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Reading – It’s How Humans Install New Software to their Brains

Close up of an open book's spine and pages

As a father to two young school aged daughters, I’m amazed at how kids go from sounding out words, to piecing bits of sentences together, then suddenly, almost as though a switch gets turned on inside their heads, reading becomes possible… and they begin to devour books.

“Daddy, did you know that Australia is the only place you get marsupials?”

“Daddy, I’m now reading ‘chapter books’”

“Daddy, did you know that Harry Potter was a book before it was a movie?”

They just love reading, and I remember being similarly voracious as a reader when I was young. Then there was a period where the last thing I wanted to do was read. From my late teens through to my twenties I wasn’t too fussed about picking up a book. It was only in the last 10 or so years that I’ve realised how much I’d been missing.

I don’t recall what book it was, and I’m pretty sure I was told to read it by a superior at work, but the book mentioned reading 3 self-improvement or non-fiction books for every 1 fiction, and for some reason that kicked me off on a quest to see if I could do this.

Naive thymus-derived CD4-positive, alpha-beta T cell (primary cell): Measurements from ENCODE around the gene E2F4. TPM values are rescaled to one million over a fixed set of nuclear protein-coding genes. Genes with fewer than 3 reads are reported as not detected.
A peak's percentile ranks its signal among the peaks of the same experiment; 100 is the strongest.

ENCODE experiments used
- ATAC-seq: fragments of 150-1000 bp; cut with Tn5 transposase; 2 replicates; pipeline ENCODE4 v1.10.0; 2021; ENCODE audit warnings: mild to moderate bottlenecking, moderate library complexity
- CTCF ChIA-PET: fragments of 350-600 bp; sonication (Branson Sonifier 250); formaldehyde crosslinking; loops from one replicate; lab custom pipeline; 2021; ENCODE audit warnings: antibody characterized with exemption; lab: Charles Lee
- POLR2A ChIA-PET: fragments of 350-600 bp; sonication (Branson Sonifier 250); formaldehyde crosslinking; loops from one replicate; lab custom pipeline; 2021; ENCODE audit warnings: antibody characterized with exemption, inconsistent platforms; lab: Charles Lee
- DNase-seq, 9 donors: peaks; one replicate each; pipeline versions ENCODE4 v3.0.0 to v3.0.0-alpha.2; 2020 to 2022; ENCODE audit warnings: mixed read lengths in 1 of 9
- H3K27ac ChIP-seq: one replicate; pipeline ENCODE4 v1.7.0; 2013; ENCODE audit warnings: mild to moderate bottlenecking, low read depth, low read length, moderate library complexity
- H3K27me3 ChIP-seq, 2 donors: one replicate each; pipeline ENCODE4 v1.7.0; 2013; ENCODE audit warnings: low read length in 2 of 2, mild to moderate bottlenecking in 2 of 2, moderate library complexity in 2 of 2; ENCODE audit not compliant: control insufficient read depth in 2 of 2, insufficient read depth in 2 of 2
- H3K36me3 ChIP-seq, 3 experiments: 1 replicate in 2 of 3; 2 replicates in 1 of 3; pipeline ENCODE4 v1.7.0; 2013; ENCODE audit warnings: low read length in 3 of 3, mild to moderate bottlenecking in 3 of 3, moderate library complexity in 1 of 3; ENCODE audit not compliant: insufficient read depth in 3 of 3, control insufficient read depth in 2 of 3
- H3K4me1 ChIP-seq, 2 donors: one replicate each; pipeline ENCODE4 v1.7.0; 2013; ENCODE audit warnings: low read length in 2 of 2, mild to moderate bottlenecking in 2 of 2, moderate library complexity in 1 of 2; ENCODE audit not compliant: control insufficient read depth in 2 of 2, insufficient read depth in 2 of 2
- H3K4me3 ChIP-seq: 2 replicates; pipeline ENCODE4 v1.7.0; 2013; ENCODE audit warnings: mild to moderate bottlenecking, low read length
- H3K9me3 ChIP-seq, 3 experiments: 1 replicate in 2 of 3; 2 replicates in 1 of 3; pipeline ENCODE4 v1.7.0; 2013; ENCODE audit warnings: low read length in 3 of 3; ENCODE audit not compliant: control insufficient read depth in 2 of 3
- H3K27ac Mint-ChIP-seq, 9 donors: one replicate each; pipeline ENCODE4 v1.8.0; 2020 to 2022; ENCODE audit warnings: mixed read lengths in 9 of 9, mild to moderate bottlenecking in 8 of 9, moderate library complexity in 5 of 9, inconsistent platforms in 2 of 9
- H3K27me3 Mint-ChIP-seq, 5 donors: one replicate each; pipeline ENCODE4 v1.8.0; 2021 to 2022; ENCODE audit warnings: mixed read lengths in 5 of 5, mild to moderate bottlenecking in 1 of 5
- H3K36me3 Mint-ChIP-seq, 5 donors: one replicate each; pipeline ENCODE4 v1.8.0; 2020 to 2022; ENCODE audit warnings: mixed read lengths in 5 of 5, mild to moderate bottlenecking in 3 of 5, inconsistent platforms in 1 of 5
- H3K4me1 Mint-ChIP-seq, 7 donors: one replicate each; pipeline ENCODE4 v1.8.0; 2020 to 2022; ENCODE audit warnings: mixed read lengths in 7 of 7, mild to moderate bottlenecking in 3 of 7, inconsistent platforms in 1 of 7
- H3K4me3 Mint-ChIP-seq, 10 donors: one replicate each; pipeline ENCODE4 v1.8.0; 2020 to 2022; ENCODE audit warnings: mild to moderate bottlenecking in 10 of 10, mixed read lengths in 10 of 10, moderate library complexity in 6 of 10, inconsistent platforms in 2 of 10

These days I don’t read much fiction, because there is so much to be gleaned from the non-fiction that I can’t imagine a world without reading.

I understand that in this age of instant gratification and short attention spans it’s much easier to wait for a TEDTalk or a YouTube version or, God forbid, an online ICYMI synopsis, but I glean so much from every book I read, and often re-read, that surely the power lies in the journey, not just the destination.

So read. Read widely and read lots. You’ll be pleasantly surprised at how much it soothes the soul, retains sanity and often, reveals the answers.

Comic teacher telling student the definition of reading is how people install new software into their brains

And in case you feel like you don’t know where to start, here are some great books to get you started:

  • Start with the Why, Simon Sinek

  • Leaders Eat Last, Simon Sinek

  • It’s Not About You, Bob Burg and John David Mann

  • Legacy 15 Lessons in Leadership, James Kerr

Go on, pick up a book!

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